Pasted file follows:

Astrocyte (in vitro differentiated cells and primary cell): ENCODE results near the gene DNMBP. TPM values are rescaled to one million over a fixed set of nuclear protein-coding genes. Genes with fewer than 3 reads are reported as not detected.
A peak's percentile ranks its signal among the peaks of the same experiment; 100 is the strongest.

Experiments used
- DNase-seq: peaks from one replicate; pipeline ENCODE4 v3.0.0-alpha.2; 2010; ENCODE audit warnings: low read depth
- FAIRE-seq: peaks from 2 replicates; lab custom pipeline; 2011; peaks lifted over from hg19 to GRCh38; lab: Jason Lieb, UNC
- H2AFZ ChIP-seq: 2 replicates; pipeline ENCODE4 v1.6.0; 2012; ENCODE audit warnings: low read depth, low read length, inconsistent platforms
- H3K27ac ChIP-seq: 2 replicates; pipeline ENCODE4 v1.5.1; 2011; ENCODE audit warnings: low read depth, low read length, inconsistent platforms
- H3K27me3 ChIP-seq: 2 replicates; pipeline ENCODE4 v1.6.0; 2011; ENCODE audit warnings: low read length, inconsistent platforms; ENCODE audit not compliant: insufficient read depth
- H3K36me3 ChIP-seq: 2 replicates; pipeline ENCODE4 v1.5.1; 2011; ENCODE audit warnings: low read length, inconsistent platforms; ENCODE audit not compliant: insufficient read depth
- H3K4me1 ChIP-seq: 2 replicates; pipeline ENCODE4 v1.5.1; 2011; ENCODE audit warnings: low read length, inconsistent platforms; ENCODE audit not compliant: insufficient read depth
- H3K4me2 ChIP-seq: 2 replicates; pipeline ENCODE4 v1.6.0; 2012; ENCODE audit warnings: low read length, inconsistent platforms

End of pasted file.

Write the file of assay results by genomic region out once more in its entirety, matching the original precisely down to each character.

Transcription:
Astrocyte (in vitro differentiated cells and primary cell): ENCODE results near the gene DNMBP. TPM values are rescaled to one million over a fixed set of nuclear protein-coding genes. Genes with fewer than 3 reads are reported as not detected.
A peak's percentile ranks its signal among the peaks of the same experiment; 100 is the strongest.

Experiments used
- DNase-seq: peaks from one replicate; pipeline ENCODE4 v3.0.0-alpha.2; 2010; ENCODE audit warnings: low read depth
- FAIRE-seq: peaks from 2 replicates; lab custom pipeline; 2011; peaks lifted over from hg19 to GRCh38; lab: Jason Lieb, UNC
- H2AFZ ChIP-seq: 2 replicates; pipeline ENCODE4 v1.6.0; 2012; ENCODE audit warnings: low read depth, low read length, inconsistent platforms
- H3K27ac ChIP-seq: 2 replicates; pipeline ENCODE4 v1.5.1; 2011; ENCODE audit warnings: low read depth, low read length, inconsistent platforms
- H3K27me3 ChIP-seq: 2 replicates; pipeline ENCODE4 v1.6.0; 2011; ENCODE audit warnings: low read length, inconsistent platforms; ENCODE audit not compliant: insufficient read depth
- H3K36me3 ChIP-seq: 2 replicates; pipeline ENCODE4 v1.5.1; 2011; ENCODE audit warnings: low read length, inconsistent platforms; ENCODE audit not compliant: insufficient read depth
- H3K4me1 ChIP-seq: 2 replicates; pipeline ENCODE4 v1.5.1; 2011; ENCODE audit warnings: low read length, inconsistent platforms; ENCODE audit not compliant: insufficient read depth
- H3K4me2 ChIP-seq: 2 replicates; pipeline ENCODE4 v1.6.0; 2012; ENCODE audit warnings: low read length, inconsistent platforms